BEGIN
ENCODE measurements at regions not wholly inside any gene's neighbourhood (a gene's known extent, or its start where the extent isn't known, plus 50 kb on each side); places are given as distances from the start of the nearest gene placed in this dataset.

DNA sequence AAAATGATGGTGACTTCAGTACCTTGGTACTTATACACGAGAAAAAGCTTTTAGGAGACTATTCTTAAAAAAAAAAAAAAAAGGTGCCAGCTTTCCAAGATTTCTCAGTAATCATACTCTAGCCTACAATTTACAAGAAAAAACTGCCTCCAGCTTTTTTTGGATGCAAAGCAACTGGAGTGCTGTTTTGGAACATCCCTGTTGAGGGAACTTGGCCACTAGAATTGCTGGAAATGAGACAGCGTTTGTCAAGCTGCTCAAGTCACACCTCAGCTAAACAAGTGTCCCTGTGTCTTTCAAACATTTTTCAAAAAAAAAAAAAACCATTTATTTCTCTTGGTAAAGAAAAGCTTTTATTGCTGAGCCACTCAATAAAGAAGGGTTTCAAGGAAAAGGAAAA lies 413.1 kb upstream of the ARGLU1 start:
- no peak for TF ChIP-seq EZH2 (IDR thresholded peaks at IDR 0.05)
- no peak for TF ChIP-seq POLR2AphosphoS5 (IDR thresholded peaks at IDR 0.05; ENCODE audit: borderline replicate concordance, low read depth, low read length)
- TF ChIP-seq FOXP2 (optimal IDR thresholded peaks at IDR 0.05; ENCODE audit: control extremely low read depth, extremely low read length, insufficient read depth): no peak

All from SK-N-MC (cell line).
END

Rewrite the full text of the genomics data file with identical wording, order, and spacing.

ENCODE measurements at regions not wholly inside any gene's neighbourhood (a gene's known extent, or its start where the extent isn't known, plus 50 kb on each side); places are given as distances from the start of the nearest gene placed in this dataset.

DNA sequence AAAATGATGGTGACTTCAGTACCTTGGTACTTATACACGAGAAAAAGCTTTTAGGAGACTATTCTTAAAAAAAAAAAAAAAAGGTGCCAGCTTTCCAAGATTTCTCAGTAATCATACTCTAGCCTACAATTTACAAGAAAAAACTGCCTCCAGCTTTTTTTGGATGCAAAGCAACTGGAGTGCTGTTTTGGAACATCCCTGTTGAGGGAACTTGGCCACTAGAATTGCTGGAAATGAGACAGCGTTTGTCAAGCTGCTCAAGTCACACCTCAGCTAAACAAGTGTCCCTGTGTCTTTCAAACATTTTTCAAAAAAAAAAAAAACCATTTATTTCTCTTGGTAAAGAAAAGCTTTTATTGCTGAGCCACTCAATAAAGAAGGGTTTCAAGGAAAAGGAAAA lies 413.1 kb upstream of the ARGLU1 start:
- no peak for TF ChIP-seq EZH2 (IDR thresholded peaks at IDR 0.05)
- no peak for TF ChIP-seq POLR2AphosphoS5 (IDR thresholded peaks at IDR 0.05; ENCODE audit: borderline replicate concordance, low read depth, low read length)
- TF ChIP-seq FOXP2 (optimal IDR thresholded peaks at IDR 0.05; ENCODE audit: control extremely low read depth, extremely low read length, insufficient read depth): no peak

All from SK-N-MC (cell line).